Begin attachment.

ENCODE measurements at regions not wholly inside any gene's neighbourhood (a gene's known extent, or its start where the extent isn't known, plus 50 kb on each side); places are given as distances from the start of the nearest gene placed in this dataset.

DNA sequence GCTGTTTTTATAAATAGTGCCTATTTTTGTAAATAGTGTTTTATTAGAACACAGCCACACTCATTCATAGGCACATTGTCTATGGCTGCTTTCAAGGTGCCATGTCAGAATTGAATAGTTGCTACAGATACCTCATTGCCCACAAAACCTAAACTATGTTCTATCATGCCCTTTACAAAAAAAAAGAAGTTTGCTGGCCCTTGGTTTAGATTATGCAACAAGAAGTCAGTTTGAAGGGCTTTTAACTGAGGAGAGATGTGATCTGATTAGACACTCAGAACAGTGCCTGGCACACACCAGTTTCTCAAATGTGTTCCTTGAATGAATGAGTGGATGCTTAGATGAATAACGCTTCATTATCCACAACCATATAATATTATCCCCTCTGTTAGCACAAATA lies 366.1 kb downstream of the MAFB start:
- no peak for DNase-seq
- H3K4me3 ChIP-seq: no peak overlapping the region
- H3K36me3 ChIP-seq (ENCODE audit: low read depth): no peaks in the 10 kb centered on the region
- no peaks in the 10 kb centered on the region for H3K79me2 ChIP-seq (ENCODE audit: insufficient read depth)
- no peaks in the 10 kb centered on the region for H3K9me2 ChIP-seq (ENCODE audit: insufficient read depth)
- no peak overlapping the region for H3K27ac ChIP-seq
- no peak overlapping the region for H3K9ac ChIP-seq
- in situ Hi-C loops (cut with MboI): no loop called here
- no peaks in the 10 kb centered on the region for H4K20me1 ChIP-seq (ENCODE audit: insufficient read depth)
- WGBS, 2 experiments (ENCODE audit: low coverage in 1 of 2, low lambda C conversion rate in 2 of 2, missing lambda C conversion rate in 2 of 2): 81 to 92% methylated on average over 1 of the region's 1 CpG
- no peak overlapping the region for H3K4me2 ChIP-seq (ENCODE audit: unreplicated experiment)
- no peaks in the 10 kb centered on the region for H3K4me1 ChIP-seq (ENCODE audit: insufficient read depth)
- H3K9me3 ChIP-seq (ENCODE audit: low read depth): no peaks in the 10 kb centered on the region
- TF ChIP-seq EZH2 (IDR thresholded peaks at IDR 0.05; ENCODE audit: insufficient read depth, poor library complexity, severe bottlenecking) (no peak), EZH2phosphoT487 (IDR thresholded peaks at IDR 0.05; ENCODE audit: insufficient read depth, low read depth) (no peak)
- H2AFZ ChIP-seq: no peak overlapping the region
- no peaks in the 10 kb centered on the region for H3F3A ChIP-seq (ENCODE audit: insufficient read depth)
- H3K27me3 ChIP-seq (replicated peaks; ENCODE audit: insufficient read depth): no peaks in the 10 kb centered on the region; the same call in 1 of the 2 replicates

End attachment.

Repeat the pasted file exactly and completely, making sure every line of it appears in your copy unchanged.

ENCODE measurements at regions not wholly inside any gene's neighbourhood (a gene's known extent, or its start where the extent isn't known, plus 50 kb on each side); places are given as distances from the start of the nearest gene placed in this dataset.

DNA sequence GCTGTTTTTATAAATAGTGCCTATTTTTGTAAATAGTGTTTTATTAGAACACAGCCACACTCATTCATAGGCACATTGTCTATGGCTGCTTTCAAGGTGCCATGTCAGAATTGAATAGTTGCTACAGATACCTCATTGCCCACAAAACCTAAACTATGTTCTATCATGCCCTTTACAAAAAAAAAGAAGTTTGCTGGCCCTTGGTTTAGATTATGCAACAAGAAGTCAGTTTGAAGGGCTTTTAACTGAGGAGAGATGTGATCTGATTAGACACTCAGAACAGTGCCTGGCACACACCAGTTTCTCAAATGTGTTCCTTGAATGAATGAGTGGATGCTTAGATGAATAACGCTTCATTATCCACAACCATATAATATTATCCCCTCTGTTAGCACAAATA lies 366.1 kb downstream of the MAFB start:
- no peak for DNase-seq
- H3K4me3 ChIP-seq: no peak overlapping the region
- H3K36me3 ChIP-seq (ENCODE audit: low read depth): no peaks in the 10 kb centered on the region
- no peaks in the 10 kb centered on the region for H3K79me2 ChIP-seq (ENCODE audit: insufficient read depth)
- no peaks in the 10 kb centered on the region for H3K9me2 ChIP-seq (ENCODE audit: insufficient read depth)
- no peak overlapping the region for H3K27ac ChIP-seq
- no peak overlapping the region for H3K9ac ChIP-seq
- in situ Hi-C loops (cut with MboI): no loop called here
- no peaks in the 10 kb centered on the region for H4K20me1 ChIP-seq (ENCODE audit: insufficient read depth)
- WGBS, 2 experiments (ENCODE audit: low coverage in 1 of 2, low lambda C conversion rate in 2 of 2, missing lambda C conversion rate in 2 of 2): 81 to 92% methylated on average over 1 of the region's 1 CpG
- no peak overlapping the region for H3K4me2 ChIP-seq (ENCODE audit: unreplicated experiment)
- no peaks in the 10 kb centered on the region for H3K4me1 ChIP-seq (ENCODE audit: insufficient read depth)
- H3K9me3 ChIP-seq (ENCODE audit: low read depth): no peaks in the 10 kb centered on the region
- TF ChIP-seq EZH2 (IDR thresholded peaks at IDR 0.05; ENCODE audit: insufficient read depth, poor library complexity, severe bottlenecking) (no peak), EZH2phosphoT487 (IDR thresholded peaks at IDR 0.05; ENCODE audit: insufficient read depth, low read depth) (no peak)
- H2AFZ ChIP-seq: no peak overlapping the region
- no peaks in the 10 kb centered on the region for H3F3A ChIP-seq (ENCODE audit: insufficient read depth)
- H3K27me3 ChIP-seq (replicated peaks; ENCODE audit: insufficient read depth): no peaks in the 10 kb centered on the region; the same call in 1 of the 2 replicates